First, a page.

Pakistan was the first country in Asia to fly a Mach 2 aircraft. While most countries in Europe were flying subsonic planes and no country in Asia was flying aircraft of this class and technology, many questioned the PAF’s ability to maintain this advanced system. However, the PAF’s flying skills and technological competence were soon proven. The pilots and ground crew of No 9 Squadron, who had been handpicked from F-86 squadrons, became the envy of the PAF by gaining mastery of the aircraft. The performance of these dare devils in following years proved all the western critics ‘wrong’.
The first three pilots selected to undergo type conversion in the US included Sqn Ldr M Sadruddin, Flt Lt Mervyn Middlecoat, and Flt Lt Alauddin ‘Butch’ Ahmed. Sqn Ldr Sadruddin was sent to George AFB, California (east of Los Angeles) and spent time with 434 TFS, 479 TFW. This was part of “on the job” training as an executive officer for a squadron for 6-7 months. Towards the end of the stay he transitioned to F-104s and flew about 22 hrs on the aircraft during his training. Sqn Ldr Sadruddin also became the first Pakistani to push the Star Fighter to Mach 2. The other two pilots went to an Air National Guard unit in South Carolina for type conversion. The fully assembled aircraft were shipped to Pakistan, arriving at Karachi harbour in August 1961. The cargo reached Karachi harbour on board the USS Carrier CORE.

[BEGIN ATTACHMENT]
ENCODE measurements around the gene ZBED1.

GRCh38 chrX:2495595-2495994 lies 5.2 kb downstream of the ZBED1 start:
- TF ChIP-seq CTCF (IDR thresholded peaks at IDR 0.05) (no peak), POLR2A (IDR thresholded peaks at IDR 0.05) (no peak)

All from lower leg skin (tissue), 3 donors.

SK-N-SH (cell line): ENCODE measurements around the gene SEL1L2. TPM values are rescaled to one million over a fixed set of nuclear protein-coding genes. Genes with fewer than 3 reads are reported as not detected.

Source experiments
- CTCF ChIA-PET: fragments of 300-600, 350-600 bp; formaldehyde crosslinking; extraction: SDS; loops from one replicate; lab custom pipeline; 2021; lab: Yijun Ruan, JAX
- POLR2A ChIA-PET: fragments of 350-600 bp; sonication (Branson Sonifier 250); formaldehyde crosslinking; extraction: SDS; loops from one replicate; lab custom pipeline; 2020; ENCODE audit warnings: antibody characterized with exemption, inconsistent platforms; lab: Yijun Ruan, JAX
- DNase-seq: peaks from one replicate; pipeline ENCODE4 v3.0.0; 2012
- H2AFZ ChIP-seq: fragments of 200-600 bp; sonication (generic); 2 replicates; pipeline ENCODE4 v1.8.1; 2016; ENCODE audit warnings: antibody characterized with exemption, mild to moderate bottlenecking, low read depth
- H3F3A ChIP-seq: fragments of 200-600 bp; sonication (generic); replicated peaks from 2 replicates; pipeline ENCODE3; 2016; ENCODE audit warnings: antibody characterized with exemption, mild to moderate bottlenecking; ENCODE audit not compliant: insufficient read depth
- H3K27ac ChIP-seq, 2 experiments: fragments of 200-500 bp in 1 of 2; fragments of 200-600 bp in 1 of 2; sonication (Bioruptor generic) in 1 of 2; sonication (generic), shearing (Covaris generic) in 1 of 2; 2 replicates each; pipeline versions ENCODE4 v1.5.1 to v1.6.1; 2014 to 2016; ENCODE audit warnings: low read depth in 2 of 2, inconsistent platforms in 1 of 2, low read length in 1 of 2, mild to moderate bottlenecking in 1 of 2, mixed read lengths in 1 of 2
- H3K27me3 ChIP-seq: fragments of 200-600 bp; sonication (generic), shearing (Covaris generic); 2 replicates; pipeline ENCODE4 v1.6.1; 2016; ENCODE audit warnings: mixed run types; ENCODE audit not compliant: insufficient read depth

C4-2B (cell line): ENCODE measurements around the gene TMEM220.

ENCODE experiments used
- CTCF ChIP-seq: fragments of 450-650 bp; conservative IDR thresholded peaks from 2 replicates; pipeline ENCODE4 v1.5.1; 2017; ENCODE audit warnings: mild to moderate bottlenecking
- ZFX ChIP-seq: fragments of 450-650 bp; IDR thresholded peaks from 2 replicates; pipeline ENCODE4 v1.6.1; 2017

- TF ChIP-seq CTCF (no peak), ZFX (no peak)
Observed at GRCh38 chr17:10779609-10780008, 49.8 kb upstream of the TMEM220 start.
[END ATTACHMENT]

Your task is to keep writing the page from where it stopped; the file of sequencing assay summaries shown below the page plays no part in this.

Before these newly delivered Star Fighters could scream through Pakistani skies, they had to undergo a mundane journey. These supersonic jets were towed by tractors, from the sea port, through the streets of Karachi to PAF Station Drigh Road (now called PAF Base Faisal) at 3-5 mph during the night. Pilots sat in the cockpits to apply aircraft brakes if necessary. It was an exciting journey, especially for the general public to witness. Upon arrival at Faisal, the aircraft were assembled and were air tested.
15 September 1961 would always be remembered as the red letter day in the history of PAF. Sqn Ldr Saddrudin (leader) and Flt Lt Middlecoat (No 2) flew the first pair of Star Fighters from Faisal to Sargodha (now PAF Base Mushaf). When the pair landed at around 1030 hrs, officers, airmen and families lined up on the tarmac to catch their first glance of the shining Star Fighters. It was a historic movement.